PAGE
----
Aussie Scientist Finds Rare Supernova at Keck Observatory

W. M. Keck Observatory press release by Dr. Duncan Forbes…

It was a dark and stormy night in the city of Angels. Well, actually it wasn’t. But more on that later…

It was a clear night on the summit of Mauna Kea at Keck Observatory on the 20th March. My colleagues and I were using the Echellette Spectrograph and Imager (ESI) instrument, which looks at faint objects in the visible wavelengths, to study star clusters and small galaxies.

Can you spot the supernova? Supernova SN2014ai on March 20th, 2014
I was actually in our special ‘remote ops’ room at Swinburne University, with my postdoc, Joachim Janz. This is a room decked out with a computer, a backup computer, a video-link to Keck Observatory and a dedicated Internet connection. As we are 21 hours ahead of Hawaii, it was a Friday afternoon when we started observing that Thursday night. My colleagues Sam Penny and Mark Norris were in the Keck control room, and Aaron Romanowsky was in his remote ops room at UC Santa Cruz.

Shortly into our night’s observing, we noticed a bright source in the guide camera image that wasn’t on our finding chart of that region. Still we managed to find our target and took a spectrum of it. But we decided to go back and see if that `new’ bright source was still there. Sure enough it was and it hadn’t moved. It was probably a supernova (or an asteroid coming straight at us!), so I decided to get a 5min spectrum with ESI. And indeed we had found a supernova—a type Ia to be exact. Type Ia supernovae are fairly rare in the nearby Universe and represent the explosion of at least one white dwarf star in a binary system. It is this same type of supernova that led to the discovery of Dark Energy in the Universe using the Keck Observatory, and three Nobel prizes.

Our supernova is located in the outskirts of a galaxy some 100 million light years from us—so it exploded 100 million years ago but the light only reached us that night.

I later found out that an automated telescope on the Palomar Mountain overlooking Los Angeles detected the supernova shortly before us. They also managed to get a spectrum but that was taken after our Keck II/ESI spectrum. The exciting thing is that both the Palomar Observatory and ourselves managed to observe the supernova in the 1-2 weeks before it reaches its maximum brightness (and then fades steadily after that).

The supernova has been given the designation SN2014ai.

All in all, not bad for a late night at the office…

Duncan Forbes is a professor of astronomy at Swinburne University in Melbourne, Australia, and a 2014 Evenings with Astronomers presenter at the signature Friends of Keck lecture series. Swinburne astronomers are awarded time for their research on Keck Observatory through an agreement with the California Institute of Technology.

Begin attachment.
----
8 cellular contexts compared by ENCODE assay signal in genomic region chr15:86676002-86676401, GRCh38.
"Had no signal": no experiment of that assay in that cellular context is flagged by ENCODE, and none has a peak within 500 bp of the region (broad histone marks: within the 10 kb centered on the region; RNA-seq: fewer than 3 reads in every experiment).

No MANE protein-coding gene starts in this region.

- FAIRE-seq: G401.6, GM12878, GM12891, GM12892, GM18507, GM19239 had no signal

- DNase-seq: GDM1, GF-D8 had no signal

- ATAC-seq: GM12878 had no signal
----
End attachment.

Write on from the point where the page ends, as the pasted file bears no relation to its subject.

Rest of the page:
Swinburne Team on Keck Discovers Farthest Supernova Ever

W. M Keck Observatory press release

Two ‘super-luminous’ supernovae — stellar explosions 10–100 times brighter than other supernova types — have been detected in the distant Universe, using the W.M. Keck Observatory on the top of Mauna Kea in Hawaii. The discovery, reported online in Nature this week, sets a record for the most distant supernova yet detected, and offers the rare possibility of observing the explosions of the first stars to form after the Big Bang.

Early Supernova
Simulation of a galaxy hosting a super-luminous supernova and its chaotic environment in the early Universe. Credit: Adrian Malec and Marie Martig (Swinburne University)
“The type of supernovae we’ve found are extremely rare,” said Jeff Cooke, astrophysicist at Swinburne University of Technology, whose team made the discovery. “In fact, only one has been discovered prior to our work. This particular type of supernova results from the death of a very massive star (about 100 – 250 times the mass of our Sun) and explodes in a completely different way compared to other supernovae. Discovering and studying these events provides us with observational examples to better understand them and the chemicals they eject into the Universe when they die.”

Super-luminous supernovae were discovered only a few years ago, and are rare in the nearby Universe. Their origins are not well understood, but a small subset of them is thought to occur when extremely massive stars undergo a nuclear explosion triggered by the conversion of photons into electron–positron pairs. Such events are expected to have occurred more frequently in the early Universe (at high redshift), when massive stars were more common. This, and the extreme brightness of these events, encouraged Cooke and colleagues to search for super-luminous supernovae at redshifts, z, greater than 2, when the Universe was less than one-quarter of its present age.

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Galaxies: some assembly required

Swinburne Observatory press release

New research using the world’s largest telescope at the Keck Observatory in Hawaii has revealed two distinct populations of star clusters surrounding galaxies that have radically different chemical compositions.

M22 or NGC6656 in Sagittarius, a classic globular cluster
An international team, led by Swinburne astronomers Christopher Usher and Professor Duncan Forbes, has measured the chemical composition of more than 900 star clusters in a dozen galaxies.

“This is ten times the number of star clusters previously examined, allowing us to confirm the existence of two chemically-distinct star clusters,” Mr Usher said.

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